Home Improvement

Here’s how to keep the smoke from the Canadian wildfires out of your home

Use your HVAC system to your advantage. Plus, how to DIY a portable air cleaner.

Smoke From Canadian Wildfires Creates Hazy Conditions Over New York City
Smoke from wildfires in Canada shrouds the Statue of Liberty in New York City on June 30. David Dee Delgado/Getty Images

Smoke from Canadian wildfires has worsened air quality again in Northeastern cities from Washington, D.C., to Boston.

Wildfire smoke can trigger coughing, wheezing, and difficulty breathing, according to the Centers for Disease Control and Prevention. In severe cases, the CDC says, it can lead to lung cancer, heart attacks, and stroke.

These threats are caused by PM2.5, a fine particulate matter that irritates the lungs, according to the Associated Press. While these particulates are small — just 1/20th of the width of a human hair, according to the California Air Resources Board — air filters and masks can help protect your lungs.


Wildfires like those in Canada are not anomalies, and preparing for them is essential. Below are tips to keep your indoor air as clean as possible.

Understand how smoke gets in

According to the Environmental Protection Agency, smoke can enter your home through open doors and windows, heating and air conditioning units, bathroom and kitchen fans that ventilate to the outdoors, and even small openings or cracks in walls and window frames. Tightly sealing gaps and window air conditioning units can help prevent smoke from getting inside your home.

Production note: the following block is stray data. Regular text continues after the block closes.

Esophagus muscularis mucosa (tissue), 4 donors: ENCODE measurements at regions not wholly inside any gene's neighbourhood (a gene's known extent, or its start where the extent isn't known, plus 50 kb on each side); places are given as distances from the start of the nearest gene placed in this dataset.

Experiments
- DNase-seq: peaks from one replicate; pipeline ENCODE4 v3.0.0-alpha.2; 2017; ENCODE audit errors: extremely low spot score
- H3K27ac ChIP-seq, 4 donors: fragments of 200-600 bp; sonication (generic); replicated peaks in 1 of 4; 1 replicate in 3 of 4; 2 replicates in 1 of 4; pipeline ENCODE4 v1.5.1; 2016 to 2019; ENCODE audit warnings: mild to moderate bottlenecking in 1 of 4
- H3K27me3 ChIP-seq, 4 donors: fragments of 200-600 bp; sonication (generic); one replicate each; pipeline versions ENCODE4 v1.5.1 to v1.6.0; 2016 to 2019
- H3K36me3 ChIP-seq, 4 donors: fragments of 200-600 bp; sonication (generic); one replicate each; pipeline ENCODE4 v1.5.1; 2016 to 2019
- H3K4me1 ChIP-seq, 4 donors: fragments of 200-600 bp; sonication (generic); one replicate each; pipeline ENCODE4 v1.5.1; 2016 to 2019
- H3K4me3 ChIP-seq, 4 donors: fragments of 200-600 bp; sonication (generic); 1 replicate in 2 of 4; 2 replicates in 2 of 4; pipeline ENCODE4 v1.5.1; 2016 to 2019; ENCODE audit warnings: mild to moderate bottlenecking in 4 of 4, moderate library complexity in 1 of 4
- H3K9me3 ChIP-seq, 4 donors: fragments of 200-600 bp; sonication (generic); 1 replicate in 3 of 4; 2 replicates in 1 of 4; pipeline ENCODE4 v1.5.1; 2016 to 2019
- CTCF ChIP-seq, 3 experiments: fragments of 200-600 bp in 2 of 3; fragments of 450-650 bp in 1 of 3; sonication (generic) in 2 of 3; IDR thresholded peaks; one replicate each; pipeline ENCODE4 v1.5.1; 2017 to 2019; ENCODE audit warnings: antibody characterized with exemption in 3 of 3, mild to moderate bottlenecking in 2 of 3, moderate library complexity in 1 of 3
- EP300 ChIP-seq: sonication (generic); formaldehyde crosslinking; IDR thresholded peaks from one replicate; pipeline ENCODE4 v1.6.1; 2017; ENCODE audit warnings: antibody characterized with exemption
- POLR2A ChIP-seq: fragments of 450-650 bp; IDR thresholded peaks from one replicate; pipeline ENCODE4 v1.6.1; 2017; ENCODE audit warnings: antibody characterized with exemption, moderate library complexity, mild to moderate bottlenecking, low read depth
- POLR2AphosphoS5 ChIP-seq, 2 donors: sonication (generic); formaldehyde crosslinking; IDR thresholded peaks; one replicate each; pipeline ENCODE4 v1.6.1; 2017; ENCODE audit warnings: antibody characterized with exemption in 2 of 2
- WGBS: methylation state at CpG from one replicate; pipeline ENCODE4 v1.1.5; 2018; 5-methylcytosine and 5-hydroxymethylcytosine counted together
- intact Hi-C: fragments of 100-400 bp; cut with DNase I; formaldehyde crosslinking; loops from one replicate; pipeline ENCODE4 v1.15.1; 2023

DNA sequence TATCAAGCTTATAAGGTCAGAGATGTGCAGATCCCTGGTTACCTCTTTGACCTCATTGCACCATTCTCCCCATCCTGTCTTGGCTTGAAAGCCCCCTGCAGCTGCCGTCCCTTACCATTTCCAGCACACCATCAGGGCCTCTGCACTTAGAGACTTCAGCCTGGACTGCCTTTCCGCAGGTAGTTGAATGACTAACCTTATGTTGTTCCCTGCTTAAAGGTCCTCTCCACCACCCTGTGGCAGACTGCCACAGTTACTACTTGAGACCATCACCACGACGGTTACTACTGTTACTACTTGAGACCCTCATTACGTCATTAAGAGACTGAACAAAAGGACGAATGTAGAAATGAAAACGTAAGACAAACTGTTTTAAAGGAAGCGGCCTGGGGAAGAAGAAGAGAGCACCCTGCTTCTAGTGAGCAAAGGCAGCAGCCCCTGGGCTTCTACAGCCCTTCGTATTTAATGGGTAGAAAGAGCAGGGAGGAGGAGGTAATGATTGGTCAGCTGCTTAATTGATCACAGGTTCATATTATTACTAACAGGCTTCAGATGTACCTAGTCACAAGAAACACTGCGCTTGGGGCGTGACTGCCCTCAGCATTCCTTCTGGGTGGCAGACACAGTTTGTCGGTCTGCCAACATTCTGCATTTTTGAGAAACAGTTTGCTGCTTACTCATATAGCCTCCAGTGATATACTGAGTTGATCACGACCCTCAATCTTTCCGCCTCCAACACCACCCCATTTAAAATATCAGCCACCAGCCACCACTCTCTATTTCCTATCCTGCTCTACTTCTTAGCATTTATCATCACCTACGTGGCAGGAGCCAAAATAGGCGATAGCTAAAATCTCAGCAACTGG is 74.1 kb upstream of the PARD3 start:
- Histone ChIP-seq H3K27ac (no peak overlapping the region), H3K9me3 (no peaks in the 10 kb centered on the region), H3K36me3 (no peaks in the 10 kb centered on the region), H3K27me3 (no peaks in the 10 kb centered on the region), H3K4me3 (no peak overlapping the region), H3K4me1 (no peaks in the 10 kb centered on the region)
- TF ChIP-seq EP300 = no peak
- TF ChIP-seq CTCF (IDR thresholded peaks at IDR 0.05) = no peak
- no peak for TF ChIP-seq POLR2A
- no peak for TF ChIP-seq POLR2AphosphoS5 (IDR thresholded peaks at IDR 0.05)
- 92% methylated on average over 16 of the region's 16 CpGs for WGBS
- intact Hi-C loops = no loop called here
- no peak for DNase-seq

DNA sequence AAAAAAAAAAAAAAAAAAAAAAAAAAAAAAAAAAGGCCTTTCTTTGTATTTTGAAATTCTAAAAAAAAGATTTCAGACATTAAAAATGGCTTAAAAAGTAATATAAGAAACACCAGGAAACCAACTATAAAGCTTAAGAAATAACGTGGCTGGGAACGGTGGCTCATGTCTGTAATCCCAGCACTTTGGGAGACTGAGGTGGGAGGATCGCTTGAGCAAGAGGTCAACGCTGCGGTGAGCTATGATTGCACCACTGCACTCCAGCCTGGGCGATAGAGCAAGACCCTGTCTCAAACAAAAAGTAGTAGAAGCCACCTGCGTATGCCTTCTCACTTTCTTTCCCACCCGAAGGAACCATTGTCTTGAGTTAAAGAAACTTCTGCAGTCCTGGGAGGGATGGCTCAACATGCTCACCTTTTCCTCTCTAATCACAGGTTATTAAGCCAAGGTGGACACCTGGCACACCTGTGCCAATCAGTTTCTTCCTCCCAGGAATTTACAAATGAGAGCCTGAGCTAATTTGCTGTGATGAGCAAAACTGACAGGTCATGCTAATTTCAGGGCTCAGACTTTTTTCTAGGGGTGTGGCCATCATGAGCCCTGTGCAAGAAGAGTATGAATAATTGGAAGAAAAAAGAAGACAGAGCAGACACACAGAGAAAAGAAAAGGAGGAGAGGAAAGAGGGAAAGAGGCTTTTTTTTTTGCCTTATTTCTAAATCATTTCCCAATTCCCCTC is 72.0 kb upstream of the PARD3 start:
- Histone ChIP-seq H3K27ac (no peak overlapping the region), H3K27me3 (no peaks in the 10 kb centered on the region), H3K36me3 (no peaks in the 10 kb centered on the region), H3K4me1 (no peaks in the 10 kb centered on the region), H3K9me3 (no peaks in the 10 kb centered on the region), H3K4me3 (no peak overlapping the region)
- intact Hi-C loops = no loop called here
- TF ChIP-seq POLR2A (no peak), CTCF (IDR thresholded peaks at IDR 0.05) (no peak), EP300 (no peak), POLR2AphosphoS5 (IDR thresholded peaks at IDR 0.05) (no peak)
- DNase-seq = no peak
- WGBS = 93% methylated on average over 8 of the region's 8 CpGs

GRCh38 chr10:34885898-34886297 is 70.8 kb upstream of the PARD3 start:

Make a portable air cleaner

Consider purchasing a portable air cleaner or high-efficiency HVAC filter. You can also DIY a portable air cleaner by attaching a furnace filter to a box fan. Be sure to replace the filter as it dirties, which could be weekly or every few days in smoke events, according to the EPA.

A DIY portable air cleaner is a simple solution for areas that do not routinely experience significant wildfire smoke. These air-cleaning devices are most effective in small rooms, the EPA says. If you live somewhere where wildfire smoke is more pervasive, the EPA recommends purchasing a commercially available portable air cleaner.

More on air quality

Use your HVAC system

Turning your system to recirculate mode will prevent outdoor air from being cycled through your home, which can be helpful during a smoke event. If you have a window unit, close the outdoor air damper. Avoid using cooling systems that are vented through windows, like evaporated coolers, as circulating outdoor air into your home can usher smoke inside.

Prevent more fine particles

To keep your indoor air as clean as possible, refrain from activities that create more particles inside. This includes burning candles or incense, frying or broiling food, smoking, spraying aerosols, and using gas, wood-burning, and propane stoves or furnaces.

Other tips and resources

The EPA recommends keeping a supply of N95 respirator masks on hand for emergencies, which could include smoke events. 


Wirecutter, the product review website The New York Times owns, tested and suggested several air purifiers and HVAC filters last summer. Its top picks were the Coway AP-1512HH and Coway Airmega 200M air filters and Nordic Pure MERV 12 filters.

The Washington Post published a list of the best air quality apps to check wildfire smoke, including the EPA’s AirNow, which features a “smoke” tab to monitor wildfires. The Post also recommended AirCare, which offers a child mode, as well as PurpleAir sensors.


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